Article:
Editorial Policy

6 ways rewards cards can change your life (for good or bad)

Rachel Hartman

October 9, 2014

It may be a small piece of plastic, but its effects can be dramatic.

Think first-class roundtrip tickets to Asia, cash back in the four figures annually and free hotel stays. Or, at the other extreme, high interest charges and whopping annual fees.

Meet the rewards card. While this type of card often offers cash-back features, travel perks or points for purchases, the impact it can have on your wallet and lifestyle varies significantly.

When can a rewards card work for you in a big way and when can it drag you down?

1. It could make it hard to get rid of debt.

Compared to other types of credit cards, rewards cards tend to have a little higher interest rate, notes Ben Woolsey, president and general manager of CreditCardForum.com.

[Check out our exclusive G+ Hangout with CreditCardForum.com's Ben Woolsey, where he talks to CCG Editor-at-large Erica Sandberg about how to maximize your rewards card over the holidays. #RewardsCardsCCG]

Also: “The cost of interest generally offsets rewards you might earn,” he explains. So, if you carry a balance from month to month, you won't come out ahead.

For lingering balances that will take some time to work down, a better option would be a low-interest credit card — even if it doesn't offer additional perks.

2. It could break your budget.

Since it evokes the idea of receiving cash, miles or points every time you swipe the card, a rewards card can lead to spending more than planned.

You might convince yourself that you are getting reimbursed for your spending, notes Woolsey, when in fact, you are incurring high costs in interest rates when you carry over a balance, not to mention running the risk of charging more than you can afford to pay off in a timely manner.

With a focus on the rewards — rather than the actual dollar amount you're spending — charges can add up fast.

3. You could get hit up with big fees.

Many rewards cards come with attractive sign-up bonuses, such as earning 20,000 miles if you spend $3,000 in the first three months. Some cards also waive the annual fee for the first year, but then charge the fee the following year.

If you don't use the card and don't cancel it, you'll still have to pay the fee every 12 months. If you're not getting many — or any — rewards from the card, that annual charge might not be worth it.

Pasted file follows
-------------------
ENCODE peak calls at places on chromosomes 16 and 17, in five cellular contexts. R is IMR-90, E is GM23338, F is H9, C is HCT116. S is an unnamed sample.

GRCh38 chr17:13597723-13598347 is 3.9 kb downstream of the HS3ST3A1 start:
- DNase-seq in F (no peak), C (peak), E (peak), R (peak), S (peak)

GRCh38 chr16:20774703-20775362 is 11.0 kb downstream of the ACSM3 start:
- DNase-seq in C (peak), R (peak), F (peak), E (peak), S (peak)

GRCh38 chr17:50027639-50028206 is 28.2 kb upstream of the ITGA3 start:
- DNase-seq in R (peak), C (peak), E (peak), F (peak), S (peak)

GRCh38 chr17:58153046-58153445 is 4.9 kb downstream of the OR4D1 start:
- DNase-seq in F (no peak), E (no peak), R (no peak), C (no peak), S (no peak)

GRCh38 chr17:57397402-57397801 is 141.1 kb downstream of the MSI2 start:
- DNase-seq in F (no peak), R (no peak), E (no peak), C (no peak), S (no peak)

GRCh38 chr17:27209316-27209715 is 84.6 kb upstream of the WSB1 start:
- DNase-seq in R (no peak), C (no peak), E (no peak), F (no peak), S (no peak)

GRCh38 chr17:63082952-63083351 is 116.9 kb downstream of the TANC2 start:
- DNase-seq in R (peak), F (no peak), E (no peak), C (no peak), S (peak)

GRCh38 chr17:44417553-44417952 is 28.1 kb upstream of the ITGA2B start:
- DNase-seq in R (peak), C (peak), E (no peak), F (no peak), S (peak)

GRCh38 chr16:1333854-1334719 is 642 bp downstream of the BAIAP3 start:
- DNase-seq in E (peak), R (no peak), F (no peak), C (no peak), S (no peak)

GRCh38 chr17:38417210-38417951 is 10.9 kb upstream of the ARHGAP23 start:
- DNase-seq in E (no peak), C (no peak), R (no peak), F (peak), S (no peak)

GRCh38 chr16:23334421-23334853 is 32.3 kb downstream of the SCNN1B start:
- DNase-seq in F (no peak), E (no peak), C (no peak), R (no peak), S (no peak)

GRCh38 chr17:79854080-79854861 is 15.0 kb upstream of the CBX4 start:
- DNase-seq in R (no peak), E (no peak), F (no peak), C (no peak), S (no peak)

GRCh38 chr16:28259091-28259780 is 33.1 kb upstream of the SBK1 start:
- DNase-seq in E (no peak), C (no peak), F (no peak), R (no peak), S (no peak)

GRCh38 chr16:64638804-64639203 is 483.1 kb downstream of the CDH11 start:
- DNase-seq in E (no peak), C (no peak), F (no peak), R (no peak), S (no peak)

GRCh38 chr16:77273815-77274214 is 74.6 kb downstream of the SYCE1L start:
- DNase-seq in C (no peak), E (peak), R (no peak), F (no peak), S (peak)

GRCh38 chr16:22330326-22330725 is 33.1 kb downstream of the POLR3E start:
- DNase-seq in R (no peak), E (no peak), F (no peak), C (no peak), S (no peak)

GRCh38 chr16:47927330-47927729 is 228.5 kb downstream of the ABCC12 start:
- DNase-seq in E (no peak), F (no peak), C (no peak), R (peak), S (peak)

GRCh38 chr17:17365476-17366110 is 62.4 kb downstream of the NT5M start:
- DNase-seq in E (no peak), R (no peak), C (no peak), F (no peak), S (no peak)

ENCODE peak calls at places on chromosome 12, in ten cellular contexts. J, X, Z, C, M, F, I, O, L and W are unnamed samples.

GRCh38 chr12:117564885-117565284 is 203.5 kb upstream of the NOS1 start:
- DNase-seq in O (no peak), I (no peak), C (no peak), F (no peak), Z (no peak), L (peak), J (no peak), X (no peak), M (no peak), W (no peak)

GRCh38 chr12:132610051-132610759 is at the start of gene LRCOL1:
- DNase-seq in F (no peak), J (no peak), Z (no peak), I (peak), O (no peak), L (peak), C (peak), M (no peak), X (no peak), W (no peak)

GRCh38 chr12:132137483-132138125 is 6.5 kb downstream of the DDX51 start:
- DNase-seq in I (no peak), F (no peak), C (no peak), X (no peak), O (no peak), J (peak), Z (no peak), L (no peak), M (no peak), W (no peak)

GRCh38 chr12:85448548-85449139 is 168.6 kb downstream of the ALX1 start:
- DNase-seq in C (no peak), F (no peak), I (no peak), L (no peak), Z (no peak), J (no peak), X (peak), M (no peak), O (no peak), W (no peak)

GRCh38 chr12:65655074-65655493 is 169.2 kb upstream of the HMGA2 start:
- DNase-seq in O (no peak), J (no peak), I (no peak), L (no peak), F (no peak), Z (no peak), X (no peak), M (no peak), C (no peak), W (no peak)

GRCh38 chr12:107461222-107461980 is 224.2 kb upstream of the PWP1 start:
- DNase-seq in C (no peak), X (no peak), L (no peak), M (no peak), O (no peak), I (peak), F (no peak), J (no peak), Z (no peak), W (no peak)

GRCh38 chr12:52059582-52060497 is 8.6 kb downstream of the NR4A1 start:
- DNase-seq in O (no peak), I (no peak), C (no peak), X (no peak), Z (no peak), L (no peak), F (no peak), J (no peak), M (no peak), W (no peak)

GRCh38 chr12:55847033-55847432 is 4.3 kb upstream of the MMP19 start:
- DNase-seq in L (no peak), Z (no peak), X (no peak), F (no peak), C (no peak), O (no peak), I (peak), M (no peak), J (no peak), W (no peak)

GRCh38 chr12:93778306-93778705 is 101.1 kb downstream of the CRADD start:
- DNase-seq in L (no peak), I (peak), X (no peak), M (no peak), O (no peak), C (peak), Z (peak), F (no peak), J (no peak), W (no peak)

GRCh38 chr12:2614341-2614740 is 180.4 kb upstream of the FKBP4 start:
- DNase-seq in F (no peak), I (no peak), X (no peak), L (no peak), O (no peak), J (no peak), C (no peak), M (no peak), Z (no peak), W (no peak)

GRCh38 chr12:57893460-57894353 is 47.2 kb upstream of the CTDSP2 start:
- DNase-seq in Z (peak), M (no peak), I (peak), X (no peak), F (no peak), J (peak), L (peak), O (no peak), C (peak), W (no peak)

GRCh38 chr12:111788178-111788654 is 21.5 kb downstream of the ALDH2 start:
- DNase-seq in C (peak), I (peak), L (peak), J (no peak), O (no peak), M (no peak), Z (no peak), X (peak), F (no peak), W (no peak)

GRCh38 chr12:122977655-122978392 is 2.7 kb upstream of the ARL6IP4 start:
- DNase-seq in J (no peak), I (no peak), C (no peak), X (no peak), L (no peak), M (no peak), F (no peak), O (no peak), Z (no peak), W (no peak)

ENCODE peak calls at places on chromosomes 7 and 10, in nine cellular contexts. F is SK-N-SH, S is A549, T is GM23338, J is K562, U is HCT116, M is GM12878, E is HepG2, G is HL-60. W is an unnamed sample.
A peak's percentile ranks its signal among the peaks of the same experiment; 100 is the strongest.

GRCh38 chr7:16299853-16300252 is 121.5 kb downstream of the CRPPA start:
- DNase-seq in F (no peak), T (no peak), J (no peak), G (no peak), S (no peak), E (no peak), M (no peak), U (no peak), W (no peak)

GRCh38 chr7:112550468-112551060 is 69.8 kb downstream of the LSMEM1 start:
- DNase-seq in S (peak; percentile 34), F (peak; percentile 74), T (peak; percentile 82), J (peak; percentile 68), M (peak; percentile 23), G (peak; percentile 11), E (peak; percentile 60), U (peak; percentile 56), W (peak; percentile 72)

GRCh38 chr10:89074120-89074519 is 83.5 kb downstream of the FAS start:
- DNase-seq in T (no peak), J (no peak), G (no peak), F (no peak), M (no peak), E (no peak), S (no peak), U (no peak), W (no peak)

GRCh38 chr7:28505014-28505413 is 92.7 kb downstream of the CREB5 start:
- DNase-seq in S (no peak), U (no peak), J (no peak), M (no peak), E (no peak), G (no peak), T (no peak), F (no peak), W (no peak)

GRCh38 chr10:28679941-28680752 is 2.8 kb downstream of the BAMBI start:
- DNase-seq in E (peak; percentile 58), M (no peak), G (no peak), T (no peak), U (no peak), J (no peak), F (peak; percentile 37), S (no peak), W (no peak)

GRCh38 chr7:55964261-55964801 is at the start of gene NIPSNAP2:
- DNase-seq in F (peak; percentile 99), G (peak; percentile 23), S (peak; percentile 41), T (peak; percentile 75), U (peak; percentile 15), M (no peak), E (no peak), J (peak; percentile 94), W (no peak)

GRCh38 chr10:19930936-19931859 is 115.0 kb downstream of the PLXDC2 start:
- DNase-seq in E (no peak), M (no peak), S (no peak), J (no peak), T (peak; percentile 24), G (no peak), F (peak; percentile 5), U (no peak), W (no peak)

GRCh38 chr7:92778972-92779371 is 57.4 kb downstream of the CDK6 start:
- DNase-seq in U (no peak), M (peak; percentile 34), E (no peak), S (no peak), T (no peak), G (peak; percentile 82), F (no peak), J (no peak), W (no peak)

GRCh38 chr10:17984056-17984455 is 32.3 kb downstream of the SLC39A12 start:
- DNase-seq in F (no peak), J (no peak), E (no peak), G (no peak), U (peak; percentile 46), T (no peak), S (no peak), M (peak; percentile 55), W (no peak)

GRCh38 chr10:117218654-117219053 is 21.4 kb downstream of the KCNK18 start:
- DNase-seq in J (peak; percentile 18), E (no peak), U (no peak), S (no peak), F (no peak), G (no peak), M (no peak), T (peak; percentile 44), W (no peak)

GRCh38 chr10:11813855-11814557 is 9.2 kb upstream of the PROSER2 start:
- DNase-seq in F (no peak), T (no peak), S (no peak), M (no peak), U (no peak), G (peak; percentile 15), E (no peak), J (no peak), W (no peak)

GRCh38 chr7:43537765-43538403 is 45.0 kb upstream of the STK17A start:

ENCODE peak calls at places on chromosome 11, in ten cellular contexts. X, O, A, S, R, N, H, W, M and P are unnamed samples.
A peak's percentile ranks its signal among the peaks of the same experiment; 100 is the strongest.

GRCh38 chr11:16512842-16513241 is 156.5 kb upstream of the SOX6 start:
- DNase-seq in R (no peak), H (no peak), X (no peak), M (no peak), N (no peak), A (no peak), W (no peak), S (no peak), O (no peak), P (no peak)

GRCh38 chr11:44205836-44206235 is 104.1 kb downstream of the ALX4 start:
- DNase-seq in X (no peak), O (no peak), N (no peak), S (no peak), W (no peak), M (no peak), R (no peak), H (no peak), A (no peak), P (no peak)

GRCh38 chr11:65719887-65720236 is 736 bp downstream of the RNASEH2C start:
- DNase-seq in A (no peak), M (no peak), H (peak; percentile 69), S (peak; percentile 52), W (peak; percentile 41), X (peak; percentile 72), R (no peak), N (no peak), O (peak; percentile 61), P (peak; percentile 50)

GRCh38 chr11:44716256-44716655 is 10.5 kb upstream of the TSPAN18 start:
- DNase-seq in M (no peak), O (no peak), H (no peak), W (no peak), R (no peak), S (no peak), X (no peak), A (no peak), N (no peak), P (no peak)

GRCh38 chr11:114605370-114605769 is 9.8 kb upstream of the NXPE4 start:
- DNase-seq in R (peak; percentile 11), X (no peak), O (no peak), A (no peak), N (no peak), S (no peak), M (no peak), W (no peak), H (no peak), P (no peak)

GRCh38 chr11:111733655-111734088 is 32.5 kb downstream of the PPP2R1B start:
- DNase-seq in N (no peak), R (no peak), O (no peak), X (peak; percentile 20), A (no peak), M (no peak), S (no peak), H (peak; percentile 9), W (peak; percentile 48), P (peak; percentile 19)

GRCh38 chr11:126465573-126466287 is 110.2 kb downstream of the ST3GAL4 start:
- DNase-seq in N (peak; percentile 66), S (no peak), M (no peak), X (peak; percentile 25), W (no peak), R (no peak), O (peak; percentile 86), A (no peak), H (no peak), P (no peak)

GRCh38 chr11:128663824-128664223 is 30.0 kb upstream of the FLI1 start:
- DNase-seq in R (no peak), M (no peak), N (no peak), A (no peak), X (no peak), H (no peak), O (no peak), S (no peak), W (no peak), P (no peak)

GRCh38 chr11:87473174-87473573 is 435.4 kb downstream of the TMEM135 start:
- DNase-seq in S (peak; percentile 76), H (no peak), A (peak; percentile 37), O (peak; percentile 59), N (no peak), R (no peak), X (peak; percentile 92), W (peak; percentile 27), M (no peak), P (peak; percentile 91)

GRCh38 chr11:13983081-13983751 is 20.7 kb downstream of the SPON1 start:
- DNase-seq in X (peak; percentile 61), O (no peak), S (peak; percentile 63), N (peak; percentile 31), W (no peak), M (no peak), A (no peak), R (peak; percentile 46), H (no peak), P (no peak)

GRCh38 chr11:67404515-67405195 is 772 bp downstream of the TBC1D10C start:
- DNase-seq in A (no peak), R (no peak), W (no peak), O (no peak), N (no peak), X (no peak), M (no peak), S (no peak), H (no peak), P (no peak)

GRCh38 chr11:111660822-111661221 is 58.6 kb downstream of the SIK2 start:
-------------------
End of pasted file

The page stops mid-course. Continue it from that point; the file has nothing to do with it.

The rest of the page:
But before cancelling a card, take a hard look at all of its benefits. For instance, some of the Chase hotel cards give you one or two free nights each anniversary, notes Matilda Geroulis, cofounder of TheTravelSisters.com, a site specializing in strategies to earn miles and points for travel. “This can be used at a hotel that is much more expensive than the fee,” she explains.

4. It can get you cash — and plenty of it.

When it comes to reward choices, cash back is often a crowd pleaser in the credit world.

“What you earn is probably the most transparent in terms of value you get back,” says Woolsey. At the base level, you can usually expect to earn 1 percent cash back. So, if you spend $500, you can plan on getting $5 back. Many cards offer higher percentages back, such as 2, 3 or 5 percent for certain categories or purchases.

If you set up a system, the cash can be significant. Clear Charity cofounder J. Perez-Kim said that in 2013, he and his wife received more than $2,000 cash back on just day-to-day household spending.

Since some cards pay a higher percentage in cash back for certain categories, Perez-Kim and his wife keep reminder cards in their wallets. This reminder card includes a chart that spells out which rewards card to use for different situations. Their setup helps them get higher levels of cash back from daily expenses such as gas, groceries, pharmacy purchases and restaurants.

5. It might open a whole new world of travel.

“Ultimately, there's a lot more value in points and miles programs, but it requires more strategy and research,” explains Woolsey.

You'll want to start with a credit card that offers a hefty sign-up bonus. Then you'll need to be on the lookout to get points or miles to use toward future flights, hotels or car rentals.

To make the most of the card, “take advantage of spending categories that offer more points,” suggests Geroulis. “Some cards have revolving 5 percent categories every quarter.” If you watch carefully, you can follow these deals to rack up points or miles. But if keeping track of rotating categories sounds like too much work, then you're most likely better off with a card that has a simpler rewards program.

6. It can help you set — and reach — big goals.

Geroulis and her sister set a goal in 2012 to earn enough miles to fly first class to Asia the following year. By using credit cards and strategies to accumulate miles, the two reached their goal in 2013. They also helped their mother get a credit card and earn miles to fly to Europe.

The benefit of setting a goal, whether it's to maximize your cash-back benefits or to earn a free trip, is that it helps you focus on your credit card use and rewards.

For travel goals, think long term. By planning a year or two ahead, you'll have enough time to map out a trip, make arrangements, and rack up enough miles and points to get some or all of your trip paid for in advance.